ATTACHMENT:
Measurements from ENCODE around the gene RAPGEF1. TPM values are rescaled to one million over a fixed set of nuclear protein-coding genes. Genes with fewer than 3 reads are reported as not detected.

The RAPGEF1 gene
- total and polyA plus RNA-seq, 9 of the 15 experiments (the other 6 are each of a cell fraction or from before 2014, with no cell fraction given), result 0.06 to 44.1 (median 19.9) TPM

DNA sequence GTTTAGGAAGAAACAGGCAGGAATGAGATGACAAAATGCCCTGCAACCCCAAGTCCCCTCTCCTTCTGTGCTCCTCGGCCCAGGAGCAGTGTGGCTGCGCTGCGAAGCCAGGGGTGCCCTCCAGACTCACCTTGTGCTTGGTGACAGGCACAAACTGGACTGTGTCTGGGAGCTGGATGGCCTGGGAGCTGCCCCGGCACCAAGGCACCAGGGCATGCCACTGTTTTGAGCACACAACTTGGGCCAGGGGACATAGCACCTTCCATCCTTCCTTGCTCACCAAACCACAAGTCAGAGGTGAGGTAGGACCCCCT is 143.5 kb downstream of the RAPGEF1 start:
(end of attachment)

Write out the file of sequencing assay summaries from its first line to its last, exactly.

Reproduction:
Measurements from ENCODE around the gene RAPGEF1. TPM values are rescaled to one million over a fixed set of nuclear protein-coding genes. Genes with fewer than 3 reads are reported as not detected.

The RAPGEF1 gene
- total and polyA plus RNA-seq, 9 of the 15 experiments (the other 6 are each of a cell fraction or from before 2014, with no cell fraction given), result 0.06 to 44.1 (median 19.9) TPM

DNA sequence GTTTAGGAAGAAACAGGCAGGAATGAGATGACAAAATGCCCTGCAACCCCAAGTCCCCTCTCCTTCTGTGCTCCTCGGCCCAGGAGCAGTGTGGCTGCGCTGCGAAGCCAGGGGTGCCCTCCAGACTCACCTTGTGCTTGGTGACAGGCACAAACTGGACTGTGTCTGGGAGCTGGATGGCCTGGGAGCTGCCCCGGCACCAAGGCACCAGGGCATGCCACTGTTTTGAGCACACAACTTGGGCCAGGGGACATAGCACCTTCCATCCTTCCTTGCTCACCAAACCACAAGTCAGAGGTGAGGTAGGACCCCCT is 143.5 kb downstream of the RAPGEF1 start: